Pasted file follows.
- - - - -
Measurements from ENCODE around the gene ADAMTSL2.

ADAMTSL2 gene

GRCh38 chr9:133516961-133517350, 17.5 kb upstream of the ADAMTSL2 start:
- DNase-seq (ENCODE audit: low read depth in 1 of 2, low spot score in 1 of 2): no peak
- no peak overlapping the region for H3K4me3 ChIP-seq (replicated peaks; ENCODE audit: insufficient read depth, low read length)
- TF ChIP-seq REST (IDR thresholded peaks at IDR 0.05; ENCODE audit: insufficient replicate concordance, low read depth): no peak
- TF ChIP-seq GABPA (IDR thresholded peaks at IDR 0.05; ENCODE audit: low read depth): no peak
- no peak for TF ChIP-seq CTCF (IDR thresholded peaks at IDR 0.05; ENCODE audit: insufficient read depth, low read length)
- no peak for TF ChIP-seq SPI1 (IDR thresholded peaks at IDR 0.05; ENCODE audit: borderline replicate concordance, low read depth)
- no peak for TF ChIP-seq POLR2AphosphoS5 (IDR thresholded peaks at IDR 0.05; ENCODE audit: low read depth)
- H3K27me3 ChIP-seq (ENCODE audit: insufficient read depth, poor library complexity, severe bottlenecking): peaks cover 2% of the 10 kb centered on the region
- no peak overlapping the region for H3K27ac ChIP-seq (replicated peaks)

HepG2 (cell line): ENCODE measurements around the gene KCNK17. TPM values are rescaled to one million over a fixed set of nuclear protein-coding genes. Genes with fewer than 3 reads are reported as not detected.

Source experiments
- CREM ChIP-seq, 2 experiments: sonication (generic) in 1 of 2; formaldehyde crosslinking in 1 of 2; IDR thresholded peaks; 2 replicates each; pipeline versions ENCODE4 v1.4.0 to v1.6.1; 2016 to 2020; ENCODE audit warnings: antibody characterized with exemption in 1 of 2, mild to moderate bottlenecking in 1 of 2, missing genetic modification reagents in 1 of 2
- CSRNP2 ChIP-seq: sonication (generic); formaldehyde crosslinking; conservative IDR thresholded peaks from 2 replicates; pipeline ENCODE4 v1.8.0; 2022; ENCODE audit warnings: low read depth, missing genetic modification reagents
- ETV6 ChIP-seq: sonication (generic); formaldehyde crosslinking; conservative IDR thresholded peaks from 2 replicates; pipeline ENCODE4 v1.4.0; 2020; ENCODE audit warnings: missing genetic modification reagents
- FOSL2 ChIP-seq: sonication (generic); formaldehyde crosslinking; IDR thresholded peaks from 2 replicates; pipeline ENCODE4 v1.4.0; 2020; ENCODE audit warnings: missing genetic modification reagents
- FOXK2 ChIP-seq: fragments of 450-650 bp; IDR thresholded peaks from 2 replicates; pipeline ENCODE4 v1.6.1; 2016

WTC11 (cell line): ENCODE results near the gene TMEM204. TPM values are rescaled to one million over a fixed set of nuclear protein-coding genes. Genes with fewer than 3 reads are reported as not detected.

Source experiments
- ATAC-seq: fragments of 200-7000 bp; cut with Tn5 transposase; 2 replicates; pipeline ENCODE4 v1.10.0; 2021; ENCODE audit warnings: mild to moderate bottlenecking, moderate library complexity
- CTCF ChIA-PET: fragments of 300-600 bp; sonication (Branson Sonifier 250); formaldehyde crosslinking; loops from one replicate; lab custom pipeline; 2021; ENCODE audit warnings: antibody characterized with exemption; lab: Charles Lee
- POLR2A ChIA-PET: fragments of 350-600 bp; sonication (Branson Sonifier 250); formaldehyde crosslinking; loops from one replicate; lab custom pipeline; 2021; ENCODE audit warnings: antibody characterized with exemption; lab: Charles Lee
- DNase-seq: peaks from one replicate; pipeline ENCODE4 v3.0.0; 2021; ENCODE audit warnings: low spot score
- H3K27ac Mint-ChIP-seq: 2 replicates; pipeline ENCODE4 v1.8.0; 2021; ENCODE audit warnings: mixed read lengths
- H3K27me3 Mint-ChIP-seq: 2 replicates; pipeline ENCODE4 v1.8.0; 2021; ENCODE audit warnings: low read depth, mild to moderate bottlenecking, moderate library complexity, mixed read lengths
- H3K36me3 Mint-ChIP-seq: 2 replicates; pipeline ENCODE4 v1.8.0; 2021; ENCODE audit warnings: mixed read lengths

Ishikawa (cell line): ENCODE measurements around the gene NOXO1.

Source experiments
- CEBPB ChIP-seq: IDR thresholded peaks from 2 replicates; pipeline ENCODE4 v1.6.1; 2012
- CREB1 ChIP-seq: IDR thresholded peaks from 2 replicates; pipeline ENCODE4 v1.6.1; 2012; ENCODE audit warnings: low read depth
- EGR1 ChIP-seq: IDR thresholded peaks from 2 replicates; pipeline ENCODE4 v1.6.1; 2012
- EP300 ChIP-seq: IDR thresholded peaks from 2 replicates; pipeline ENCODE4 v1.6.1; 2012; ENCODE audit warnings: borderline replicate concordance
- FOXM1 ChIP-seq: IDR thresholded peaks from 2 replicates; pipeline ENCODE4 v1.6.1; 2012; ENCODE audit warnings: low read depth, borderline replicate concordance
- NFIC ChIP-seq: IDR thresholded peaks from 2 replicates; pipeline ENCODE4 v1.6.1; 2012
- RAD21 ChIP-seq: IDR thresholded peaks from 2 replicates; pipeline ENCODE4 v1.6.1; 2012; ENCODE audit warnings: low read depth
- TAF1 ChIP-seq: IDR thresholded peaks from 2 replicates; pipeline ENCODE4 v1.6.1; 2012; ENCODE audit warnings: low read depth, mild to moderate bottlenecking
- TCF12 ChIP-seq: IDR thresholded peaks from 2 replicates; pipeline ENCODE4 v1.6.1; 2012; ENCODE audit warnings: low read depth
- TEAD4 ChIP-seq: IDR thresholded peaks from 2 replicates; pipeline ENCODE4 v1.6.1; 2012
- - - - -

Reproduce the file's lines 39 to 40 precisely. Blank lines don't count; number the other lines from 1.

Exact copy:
- TCF12 ChIP-seq: IDR thresholded peaks from 2 replicates; pipeline ENCODE4 v1.6.1; 2012; ENCODE audit warnings: low read depth
- TEAD4 ChIP-seq: IDR thresholded peaks from 2 replicates; pipeline ENCODE4 v1.6.1; 2012